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With a joint tenancy/rights of survivorship with son must I share oil returns now or do the returns just pass after my death?

Port Hadlock, WA |
Attorney answers 3

Best Answer
Posted

I assume that son ifs not on title now, just you. One solution would be you sign a quit claim deed from you to you and your son, as jiont tenants, with a resital something like, " but all income from the property subject to this deed is reserved to the grantor during her life" or something like" Grantor reserves a life estate in all mineral rights revenue" I also see a gift tax issue here, since I assume the one half interest you want to deed to your son has a value in excess of $13,000. So maybe the deed should grant an "undivided 1% interest to son and an undivided 99% interest to you , as joint tenants, with a life estate as to all revenues reserved to you".

Scott Kemble Wilson

Scott Kemble Wilson

Posted

Lots of typos - sorry

James P. Frederick

James P. Frederick

Posted

That's what happens when you let the dogs type! ;-)

Posted

In that case you have several options. A JTRO essentially gives your son present rights to the property income. You cannot get away from this requirement as you MUST have an equal share in the property.

You do have lots of alternatives, however.

The first is to create a life estate in the property. You can transfer the property to your son, but retain a life interest for the remainder of your life. The property will then automtically go to him on your death, and avoids the Estate Rule if you ever need to go on Medicaid. HOWEVER, you did not indicate if your mineral rights are tied to an interest in property, or are now solely a contractual right. If this is solely a contractual right, this option is not available.

You can also place the property into a land trust or the contractual rights into a revocable trust. This method also avoids the above mentioned Estate Rule. If you have additional needs for control over the property, this is an even better option, as you have a wide variety of control that you can put on the land, its use, and how the money is to be distributed and under what circumstances

Finally, you can name him as a beneficiary of a Will (which you should have anyway since you own property), and name your son as the beneficiary.

I do notice that you are in WA, if you would like to talk over the phone more, please feel free to give me a call. My number is in the disclaimer

Matthew Johnson phone# 206.747.0313 is licensed in the State of Washington and performs bankruptcy, short sale negotiations, and estate planning in Whatcom, Skagit, Snohomish, King and Pierce counties. The response does not constitute specific legal advice, which would require a full inquiry by the attorney into the complete background of the facts and circumstances surrounding this matter; rather, it is intended to be general legal information based on the limited information provided by the inquirer; it This response also does not constitute the establishment of an attorney-client relationship, which can only be established after a conflict of interest evaluation is completed, your case is accepted, and a fee agreement is signed. Johnson Legal Group, PLLC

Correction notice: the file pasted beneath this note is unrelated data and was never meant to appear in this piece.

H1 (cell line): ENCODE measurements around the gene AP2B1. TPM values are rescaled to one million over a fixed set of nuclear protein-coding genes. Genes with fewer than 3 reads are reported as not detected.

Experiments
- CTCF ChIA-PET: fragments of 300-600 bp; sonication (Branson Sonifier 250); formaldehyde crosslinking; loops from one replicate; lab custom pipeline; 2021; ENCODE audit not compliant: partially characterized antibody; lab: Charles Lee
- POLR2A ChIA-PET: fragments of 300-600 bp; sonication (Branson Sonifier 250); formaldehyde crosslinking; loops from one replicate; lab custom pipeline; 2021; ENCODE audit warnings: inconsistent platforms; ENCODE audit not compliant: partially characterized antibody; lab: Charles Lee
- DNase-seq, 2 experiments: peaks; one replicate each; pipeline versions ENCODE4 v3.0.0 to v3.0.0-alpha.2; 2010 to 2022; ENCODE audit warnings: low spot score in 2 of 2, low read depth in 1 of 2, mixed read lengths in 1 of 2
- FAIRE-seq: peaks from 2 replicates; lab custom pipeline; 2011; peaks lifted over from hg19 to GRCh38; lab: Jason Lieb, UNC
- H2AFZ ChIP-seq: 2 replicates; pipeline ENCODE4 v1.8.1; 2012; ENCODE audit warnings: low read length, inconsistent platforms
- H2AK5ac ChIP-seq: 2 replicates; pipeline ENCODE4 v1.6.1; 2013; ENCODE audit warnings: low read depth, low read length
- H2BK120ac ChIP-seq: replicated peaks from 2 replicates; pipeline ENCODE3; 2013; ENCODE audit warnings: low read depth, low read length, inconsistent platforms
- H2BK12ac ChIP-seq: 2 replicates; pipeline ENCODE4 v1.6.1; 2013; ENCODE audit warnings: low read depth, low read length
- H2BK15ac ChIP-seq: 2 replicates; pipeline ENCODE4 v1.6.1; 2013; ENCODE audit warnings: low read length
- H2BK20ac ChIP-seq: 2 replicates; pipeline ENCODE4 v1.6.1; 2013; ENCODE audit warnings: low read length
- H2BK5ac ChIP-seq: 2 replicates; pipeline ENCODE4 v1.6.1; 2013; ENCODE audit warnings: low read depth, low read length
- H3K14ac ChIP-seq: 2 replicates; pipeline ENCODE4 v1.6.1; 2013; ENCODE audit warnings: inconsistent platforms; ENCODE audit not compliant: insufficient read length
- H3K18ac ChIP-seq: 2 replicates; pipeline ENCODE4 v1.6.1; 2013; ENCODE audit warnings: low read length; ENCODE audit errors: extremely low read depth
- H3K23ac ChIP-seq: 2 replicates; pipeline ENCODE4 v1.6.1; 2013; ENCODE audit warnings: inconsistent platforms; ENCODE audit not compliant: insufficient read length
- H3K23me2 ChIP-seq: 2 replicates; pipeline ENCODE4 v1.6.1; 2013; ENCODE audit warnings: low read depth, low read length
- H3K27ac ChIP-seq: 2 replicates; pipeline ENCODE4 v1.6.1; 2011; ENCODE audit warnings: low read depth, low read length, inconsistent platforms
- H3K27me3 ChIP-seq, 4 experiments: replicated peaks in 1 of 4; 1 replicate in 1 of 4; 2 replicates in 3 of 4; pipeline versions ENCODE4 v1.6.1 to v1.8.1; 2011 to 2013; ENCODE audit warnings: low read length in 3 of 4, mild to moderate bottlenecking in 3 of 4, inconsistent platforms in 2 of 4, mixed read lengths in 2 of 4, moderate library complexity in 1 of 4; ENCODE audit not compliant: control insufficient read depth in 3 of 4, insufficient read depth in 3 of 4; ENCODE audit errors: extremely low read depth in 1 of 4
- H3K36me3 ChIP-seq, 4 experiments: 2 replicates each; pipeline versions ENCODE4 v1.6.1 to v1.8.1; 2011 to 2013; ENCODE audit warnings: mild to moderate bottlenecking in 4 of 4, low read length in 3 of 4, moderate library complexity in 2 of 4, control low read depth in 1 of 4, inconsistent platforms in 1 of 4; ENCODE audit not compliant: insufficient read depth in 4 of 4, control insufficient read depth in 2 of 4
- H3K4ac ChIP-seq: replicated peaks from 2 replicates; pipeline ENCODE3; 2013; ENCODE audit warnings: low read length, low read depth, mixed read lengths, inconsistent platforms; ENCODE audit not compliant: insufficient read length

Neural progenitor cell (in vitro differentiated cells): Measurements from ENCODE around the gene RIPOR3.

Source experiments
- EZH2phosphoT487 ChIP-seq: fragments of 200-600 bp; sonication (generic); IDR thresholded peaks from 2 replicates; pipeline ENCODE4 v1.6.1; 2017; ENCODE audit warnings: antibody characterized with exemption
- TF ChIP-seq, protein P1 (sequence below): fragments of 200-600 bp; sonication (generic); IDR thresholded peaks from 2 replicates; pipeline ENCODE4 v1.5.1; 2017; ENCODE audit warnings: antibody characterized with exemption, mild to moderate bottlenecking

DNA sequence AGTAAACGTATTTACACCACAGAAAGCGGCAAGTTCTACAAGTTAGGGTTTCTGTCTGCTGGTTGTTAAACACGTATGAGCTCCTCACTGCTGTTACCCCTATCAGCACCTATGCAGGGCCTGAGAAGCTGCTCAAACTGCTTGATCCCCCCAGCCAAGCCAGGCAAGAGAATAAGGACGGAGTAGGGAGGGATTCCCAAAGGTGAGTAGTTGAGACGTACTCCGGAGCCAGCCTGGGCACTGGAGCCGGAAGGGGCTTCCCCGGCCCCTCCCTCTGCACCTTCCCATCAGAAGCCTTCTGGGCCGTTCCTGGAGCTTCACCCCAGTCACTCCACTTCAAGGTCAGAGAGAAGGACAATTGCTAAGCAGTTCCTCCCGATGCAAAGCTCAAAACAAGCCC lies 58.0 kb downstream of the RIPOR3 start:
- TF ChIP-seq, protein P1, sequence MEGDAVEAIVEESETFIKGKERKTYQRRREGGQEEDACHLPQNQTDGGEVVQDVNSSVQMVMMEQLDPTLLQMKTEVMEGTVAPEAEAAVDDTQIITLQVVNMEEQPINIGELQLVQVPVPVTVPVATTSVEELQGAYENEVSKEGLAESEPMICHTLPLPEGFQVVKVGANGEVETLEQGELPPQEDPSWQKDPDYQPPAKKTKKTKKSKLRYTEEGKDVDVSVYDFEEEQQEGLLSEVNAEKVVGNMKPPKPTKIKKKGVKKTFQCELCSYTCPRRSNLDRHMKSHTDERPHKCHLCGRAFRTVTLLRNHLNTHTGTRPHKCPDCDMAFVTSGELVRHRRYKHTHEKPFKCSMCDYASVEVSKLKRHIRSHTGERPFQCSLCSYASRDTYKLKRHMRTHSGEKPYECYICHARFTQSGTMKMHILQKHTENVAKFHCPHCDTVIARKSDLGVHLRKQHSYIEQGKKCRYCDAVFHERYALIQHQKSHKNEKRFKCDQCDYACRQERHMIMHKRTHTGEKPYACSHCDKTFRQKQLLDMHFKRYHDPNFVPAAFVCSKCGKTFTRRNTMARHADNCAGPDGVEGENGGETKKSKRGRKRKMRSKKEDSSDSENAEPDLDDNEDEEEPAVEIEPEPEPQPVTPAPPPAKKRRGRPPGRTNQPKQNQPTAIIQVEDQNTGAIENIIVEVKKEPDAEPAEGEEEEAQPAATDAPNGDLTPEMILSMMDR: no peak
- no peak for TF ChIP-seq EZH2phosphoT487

Posted

I agree with Mr. Johnson. I would simply add that, in relation to the options he mentions, they would only be options provided that your son is in agreement and consents to them. If he is currently on the title with you, he has as much say as you do, and he could decide to simply say no. That is one of the reasons why making anyone (other than a spouse) joint owners with you on ANYTHING is not a good idea.

James Frederick

***Please be sure to mark if you find the answer "helpful" or a "best" answer. Thank you! I hope this helps. ***************************************** LEGAL DISCLAIMER I am licensed to practice law in the State of Michigan and have offices in Wayne and Ingham Counties. My practice is focused in the areas of estate planning and probate administration. I am ethically required to state that the above answer does not create an attorney/client relationship. These responses should be considered general legal education and are intended to provide general information about the question asked. Frequently, the question does not include important facts that, if known, could significantly change the answer. Information provided on this site should not be used as a substitute for competent legal advice from a licensed attorney that practices in your state. The law changes frequently and varies from state to state. If I refer to your state's laws, you should not rely on what I say; I just did a quick Internet search and found something that looked relevant that I hoped you would find helpful. You should verify and confirm any information provided with an attorney licensed in your state. I hope you our answer helpful!

Chandra Melissa Lewnau

Chandra Melissa Lewnau

Posted

I agree. Making someone a joint owner also opens up the possibility that your property (or their share of it) may become available to their creditors.

James P. Frederick

James P. Frederick

Posted

Or worse...a divorcing spouse...

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